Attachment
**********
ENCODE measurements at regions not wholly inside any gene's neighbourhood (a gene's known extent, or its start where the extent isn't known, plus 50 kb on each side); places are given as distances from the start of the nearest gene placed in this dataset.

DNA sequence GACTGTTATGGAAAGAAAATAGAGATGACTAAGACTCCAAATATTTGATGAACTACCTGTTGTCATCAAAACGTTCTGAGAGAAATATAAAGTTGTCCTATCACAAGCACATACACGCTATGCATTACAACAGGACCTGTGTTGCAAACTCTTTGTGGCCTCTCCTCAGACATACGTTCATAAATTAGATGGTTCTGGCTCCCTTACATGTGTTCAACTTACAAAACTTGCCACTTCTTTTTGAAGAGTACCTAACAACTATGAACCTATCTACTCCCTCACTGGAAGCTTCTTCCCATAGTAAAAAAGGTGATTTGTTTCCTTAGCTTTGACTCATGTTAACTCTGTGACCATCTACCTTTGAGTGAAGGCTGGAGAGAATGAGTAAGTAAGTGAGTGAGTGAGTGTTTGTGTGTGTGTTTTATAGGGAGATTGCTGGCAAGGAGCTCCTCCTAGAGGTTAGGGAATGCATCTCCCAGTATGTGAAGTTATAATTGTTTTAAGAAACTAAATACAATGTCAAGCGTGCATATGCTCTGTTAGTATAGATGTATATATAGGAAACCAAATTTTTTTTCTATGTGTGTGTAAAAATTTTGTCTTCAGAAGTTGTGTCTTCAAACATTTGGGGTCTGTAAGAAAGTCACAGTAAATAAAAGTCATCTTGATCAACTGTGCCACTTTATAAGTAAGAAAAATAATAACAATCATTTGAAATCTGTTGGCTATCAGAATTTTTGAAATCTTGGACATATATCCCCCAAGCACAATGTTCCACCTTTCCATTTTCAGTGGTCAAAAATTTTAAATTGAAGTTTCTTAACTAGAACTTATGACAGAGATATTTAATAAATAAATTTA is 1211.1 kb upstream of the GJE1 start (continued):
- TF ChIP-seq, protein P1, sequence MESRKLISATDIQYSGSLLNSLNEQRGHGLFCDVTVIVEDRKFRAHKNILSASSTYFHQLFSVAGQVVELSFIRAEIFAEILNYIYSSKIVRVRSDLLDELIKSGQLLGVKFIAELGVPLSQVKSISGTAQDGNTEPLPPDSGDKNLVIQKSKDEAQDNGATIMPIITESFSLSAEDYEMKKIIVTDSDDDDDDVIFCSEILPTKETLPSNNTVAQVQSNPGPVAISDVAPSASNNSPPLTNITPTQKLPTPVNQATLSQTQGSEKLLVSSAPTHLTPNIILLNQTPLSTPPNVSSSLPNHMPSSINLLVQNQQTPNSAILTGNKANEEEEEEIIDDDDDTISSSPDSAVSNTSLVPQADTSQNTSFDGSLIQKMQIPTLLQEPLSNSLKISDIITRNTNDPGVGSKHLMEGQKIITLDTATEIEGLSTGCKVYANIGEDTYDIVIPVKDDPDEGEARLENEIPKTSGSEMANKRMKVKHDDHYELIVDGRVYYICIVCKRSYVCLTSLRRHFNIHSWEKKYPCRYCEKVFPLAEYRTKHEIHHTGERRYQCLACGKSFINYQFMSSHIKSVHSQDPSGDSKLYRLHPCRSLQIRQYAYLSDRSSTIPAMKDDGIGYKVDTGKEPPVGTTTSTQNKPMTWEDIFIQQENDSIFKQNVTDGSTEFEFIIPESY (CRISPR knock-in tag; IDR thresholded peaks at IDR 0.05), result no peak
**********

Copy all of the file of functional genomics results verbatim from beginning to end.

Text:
ENCODE measurements at regions not wholly inside any gene's neighbourhood (a gene's known extent, or its start where the extent isn't known, plus 50 kb on each side); places are given as distances from the start of the nearest gene placed in this dataset.

DNA sequence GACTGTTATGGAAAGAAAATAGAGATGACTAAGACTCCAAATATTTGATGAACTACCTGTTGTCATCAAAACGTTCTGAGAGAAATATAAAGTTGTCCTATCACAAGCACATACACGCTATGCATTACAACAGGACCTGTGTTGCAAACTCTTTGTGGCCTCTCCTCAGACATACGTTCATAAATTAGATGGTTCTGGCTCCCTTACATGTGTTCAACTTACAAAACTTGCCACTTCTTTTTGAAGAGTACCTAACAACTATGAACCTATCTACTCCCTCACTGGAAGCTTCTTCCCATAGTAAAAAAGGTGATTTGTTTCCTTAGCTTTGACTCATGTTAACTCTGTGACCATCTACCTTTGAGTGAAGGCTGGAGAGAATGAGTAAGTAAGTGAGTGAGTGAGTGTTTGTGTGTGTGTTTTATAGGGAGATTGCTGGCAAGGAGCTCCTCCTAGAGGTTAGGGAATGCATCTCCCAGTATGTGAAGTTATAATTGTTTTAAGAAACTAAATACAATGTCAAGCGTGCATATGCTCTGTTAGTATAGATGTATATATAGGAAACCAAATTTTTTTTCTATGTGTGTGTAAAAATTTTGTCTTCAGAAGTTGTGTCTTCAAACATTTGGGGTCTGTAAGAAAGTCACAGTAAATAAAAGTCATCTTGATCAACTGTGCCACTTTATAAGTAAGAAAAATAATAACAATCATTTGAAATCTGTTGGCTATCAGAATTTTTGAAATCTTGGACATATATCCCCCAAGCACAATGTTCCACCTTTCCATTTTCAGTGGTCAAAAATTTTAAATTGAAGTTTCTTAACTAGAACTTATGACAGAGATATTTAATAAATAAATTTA is 1211.1 kb upstream of the GJE1 start (continued):
- TF ChIP-seq, protein P1, sequence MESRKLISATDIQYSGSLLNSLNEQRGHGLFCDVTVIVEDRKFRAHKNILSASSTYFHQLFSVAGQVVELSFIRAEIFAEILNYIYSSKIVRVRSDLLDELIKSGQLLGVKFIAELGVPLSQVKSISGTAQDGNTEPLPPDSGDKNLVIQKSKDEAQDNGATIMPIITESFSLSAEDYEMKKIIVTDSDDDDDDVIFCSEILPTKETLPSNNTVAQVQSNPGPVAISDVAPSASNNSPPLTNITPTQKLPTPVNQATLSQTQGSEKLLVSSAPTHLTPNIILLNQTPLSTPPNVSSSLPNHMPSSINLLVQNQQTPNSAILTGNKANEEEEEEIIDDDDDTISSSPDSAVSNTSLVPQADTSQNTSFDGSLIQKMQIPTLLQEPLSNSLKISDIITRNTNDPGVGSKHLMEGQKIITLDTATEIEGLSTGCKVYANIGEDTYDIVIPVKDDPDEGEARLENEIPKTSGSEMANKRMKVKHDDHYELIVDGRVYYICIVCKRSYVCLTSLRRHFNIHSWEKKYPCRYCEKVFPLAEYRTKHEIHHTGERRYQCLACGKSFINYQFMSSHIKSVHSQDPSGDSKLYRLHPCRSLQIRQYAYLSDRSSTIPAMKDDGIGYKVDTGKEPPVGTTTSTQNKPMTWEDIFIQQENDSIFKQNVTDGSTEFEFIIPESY (CRISPR knock-in tag; IDR thresholded peaks at IDR 0.05), result no peak